By Sebastien Malo
NEW YORK, Dec 11 – Filmmaker Hassan Fazili fled Afghanistan last year in search of a home where he could speak freely after the fundamentalist militant Taliban threatened him with death over one of his movies.
But Fazili, who moved to Serbia, will nevertheless remain voiceless at a German film festival next week, when his work will be screened but he cannot attend due to his refugee status.
The Censored Women’s Film Festival, kicking off on Monday in Berlin, plans to show his short fiction film, “Mr. Fazili’s Wife,” a 10-minute drama about a single mother who fights expectations that she will become a prostitute.
It is a rarely expressed critique by an Afghan man on patriarchy in Afghanistan.
Fazili, 37, said he began making movies about women’s rights a decade ago after getting married to his wife, Fatima, who in Afghanistan’s conservative society had been prevented from going to school.
“I must do something to raise up this issue to the world,” he told the Thomson Reuters Foundation on Friday from Belgrade, speaking Farsi through an interpreter.
He took up filmmaking and also taught his wife, who has become a filmmaker in her own right, he said.
He opened Kabul’s Art Cafe and Restaurant, hoping to provide space for men and women to meet and discuss art and politics openly.
But in 2014, police and religious authorities began a crackdown that forced him to close the cafe.
At the same time, the Taliban criticized his latest film, “Peace in Afghanistan,” and the death threats started.
“I received phone calls saying that they will kill me making movies like this,” he said.
While living in Afghanistan, Fazili said he was forced to turn down invitations to show his films in the United States and Britain due to visa restrictions.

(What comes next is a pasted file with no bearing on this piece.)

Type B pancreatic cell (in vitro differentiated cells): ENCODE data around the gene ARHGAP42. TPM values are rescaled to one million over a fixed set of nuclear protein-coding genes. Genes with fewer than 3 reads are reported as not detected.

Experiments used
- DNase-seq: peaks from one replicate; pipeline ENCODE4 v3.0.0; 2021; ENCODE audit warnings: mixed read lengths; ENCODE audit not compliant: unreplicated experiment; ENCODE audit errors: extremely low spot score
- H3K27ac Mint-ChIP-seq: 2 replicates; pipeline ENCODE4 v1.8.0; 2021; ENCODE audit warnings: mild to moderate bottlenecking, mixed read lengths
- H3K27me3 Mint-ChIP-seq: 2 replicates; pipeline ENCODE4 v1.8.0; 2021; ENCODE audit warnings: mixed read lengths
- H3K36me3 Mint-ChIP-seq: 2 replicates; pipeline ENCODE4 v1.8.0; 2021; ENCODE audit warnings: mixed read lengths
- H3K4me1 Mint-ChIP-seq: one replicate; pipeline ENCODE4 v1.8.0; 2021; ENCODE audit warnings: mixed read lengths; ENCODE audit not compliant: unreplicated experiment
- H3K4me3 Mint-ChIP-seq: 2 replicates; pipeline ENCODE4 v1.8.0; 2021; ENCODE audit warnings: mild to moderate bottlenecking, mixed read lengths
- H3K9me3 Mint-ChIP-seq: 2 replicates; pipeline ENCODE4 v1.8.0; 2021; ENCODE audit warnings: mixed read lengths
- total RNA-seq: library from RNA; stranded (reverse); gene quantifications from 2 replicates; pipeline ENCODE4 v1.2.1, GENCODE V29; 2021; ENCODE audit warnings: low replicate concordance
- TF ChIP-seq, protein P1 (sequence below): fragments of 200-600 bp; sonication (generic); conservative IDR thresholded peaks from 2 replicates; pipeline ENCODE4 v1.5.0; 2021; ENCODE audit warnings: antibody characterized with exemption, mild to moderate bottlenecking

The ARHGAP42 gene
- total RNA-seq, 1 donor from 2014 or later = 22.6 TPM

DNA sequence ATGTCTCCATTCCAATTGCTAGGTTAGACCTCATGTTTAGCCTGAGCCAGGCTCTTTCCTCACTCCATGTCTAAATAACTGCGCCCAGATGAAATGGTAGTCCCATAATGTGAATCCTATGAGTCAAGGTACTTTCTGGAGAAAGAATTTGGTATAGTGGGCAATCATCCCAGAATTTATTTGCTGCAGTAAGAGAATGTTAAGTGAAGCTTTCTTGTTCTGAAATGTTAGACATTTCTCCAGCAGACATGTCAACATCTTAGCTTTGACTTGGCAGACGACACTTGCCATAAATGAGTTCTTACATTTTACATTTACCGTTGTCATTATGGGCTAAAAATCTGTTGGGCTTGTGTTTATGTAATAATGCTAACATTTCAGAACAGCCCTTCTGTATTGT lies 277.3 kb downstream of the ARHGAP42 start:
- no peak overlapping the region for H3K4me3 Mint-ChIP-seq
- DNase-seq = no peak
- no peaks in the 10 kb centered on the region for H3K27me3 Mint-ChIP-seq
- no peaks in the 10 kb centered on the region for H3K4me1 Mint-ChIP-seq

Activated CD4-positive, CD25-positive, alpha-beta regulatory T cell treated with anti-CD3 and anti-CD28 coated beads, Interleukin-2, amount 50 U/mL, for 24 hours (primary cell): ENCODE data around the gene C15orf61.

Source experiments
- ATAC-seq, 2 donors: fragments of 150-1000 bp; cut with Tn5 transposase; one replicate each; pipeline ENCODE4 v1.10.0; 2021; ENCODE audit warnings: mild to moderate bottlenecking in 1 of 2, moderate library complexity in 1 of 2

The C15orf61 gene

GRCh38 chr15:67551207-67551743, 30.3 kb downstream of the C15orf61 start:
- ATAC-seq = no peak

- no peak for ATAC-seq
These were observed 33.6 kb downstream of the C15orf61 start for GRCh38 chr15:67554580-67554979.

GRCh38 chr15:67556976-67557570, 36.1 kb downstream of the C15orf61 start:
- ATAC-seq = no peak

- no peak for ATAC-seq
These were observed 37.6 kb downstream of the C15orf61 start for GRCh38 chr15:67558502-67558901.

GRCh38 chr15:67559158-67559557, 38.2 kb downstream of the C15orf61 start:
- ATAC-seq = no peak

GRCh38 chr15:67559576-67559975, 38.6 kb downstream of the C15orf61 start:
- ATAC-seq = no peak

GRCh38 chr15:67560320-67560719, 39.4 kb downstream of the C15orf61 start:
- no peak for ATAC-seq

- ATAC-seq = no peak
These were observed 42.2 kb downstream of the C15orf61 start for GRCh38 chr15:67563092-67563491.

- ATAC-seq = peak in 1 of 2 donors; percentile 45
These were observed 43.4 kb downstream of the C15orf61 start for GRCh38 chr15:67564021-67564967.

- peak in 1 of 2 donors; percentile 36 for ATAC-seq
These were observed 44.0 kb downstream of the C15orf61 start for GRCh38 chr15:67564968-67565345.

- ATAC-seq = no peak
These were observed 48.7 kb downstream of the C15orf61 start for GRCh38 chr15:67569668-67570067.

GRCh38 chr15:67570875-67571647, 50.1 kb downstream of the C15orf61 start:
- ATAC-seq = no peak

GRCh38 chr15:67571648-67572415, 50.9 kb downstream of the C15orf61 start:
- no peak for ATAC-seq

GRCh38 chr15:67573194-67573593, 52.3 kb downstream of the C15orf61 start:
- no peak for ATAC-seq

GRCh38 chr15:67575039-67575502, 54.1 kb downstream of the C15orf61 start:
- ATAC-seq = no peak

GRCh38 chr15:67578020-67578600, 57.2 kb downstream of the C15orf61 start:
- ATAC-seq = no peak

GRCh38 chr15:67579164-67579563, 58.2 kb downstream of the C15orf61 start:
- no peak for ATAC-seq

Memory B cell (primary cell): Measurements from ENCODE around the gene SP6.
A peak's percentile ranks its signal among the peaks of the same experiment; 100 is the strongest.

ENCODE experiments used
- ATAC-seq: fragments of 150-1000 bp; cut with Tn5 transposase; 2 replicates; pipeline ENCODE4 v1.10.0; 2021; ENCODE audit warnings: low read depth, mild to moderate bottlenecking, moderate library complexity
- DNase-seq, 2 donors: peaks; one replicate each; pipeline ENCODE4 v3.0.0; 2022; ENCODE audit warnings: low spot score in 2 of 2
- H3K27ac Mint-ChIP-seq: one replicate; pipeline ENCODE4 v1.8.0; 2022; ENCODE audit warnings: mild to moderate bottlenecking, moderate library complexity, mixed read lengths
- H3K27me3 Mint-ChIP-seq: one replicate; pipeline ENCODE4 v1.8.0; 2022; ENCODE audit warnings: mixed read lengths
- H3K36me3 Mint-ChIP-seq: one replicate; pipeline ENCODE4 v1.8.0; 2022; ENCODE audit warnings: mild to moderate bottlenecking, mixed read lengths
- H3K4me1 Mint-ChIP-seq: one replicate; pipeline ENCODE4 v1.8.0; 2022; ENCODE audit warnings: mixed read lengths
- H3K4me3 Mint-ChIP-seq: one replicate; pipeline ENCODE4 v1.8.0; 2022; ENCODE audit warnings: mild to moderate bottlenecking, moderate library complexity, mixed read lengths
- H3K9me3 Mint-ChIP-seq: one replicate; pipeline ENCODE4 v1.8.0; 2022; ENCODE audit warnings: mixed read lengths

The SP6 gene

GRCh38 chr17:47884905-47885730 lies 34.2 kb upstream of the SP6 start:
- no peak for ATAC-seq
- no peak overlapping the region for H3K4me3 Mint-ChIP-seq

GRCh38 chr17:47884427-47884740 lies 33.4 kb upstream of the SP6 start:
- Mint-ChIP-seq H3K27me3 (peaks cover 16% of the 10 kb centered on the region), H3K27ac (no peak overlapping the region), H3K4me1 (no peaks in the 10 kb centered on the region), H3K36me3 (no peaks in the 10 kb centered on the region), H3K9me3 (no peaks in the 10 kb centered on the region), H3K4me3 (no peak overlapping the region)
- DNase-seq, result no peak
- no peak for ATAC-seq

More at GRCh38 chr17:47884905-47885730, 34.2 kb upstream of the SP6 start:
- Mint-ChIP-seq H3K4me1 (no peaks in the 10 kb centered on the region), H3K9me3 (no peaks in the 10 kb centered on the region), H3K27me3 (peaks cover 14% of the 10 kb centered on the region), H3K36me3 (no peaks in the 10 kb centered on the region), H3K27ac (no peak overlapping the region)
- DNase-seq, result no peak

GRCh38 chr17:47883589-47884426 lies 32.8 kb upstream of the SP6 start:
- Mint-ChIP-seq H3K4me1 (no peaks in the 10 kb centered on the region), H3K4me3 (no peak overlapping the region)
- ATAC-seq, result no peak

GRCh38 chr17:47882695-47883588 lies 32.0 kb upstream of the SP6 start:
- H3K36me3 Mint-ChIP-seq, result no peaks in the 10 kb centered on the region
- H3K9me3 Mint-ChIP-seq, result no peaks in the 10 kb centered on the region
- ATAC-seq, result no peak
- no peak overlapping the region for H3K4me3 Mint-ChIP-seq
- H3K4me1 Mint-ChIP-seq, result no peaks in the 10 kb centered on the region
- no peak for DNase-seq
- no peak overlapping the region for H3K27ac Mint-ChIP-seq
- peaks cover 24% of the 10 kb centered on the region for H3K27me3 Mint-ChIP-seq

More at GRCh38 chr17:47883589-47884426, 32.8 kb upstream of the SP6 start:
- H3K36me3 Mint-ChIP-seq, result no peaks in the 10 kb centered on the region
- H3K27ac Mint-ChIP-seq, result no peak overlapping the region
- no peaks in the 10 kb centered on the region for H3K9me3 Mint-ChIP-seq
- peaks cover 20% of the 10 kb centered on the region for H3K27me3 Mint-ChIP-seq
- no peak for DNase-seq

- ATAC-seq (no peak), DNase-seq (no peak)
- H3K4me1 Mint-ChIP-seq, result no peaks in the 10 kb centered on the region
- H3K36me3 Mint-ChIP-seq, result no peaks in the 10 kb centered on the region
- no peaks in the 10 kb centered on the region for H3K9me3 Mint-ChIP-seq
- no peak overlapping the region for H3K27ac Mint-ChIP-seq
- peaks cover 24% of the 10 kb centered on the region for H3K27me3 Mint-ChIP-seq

He had hoped this time would be different.
“It was really important for me to be there, to know what people get from this movie,” he said.
Fazili is one of some 6,400 migrants from Syria, Iraq, Pakistan and Afghanistan in Serbia, according to the United Nations High Commissioner for Refugees (UNHCR).
They have been stranded in the Balkan country due to border closings that prevent them from moving further into Europe.
Film festival organizers said they have petitioned UNHCR to allow Fazili to make the trip.
“We are desperate for Hassan to come to Berlin and share his story,” said Paula Kewskin, a festival spokeswoman.
Serbian authorities could not be reached for comment.
But Fazili said he is resigned to missing the opportunity to present his work to an international audience.
His regret is that now, freed from persecution and bent on making women’s rights heard, he still is not part of the conversation, he said.
“They might have questions about the movie and, as a director, I’m supposed to answer the questions,” he said.
“But we can’t do much from here,” he said.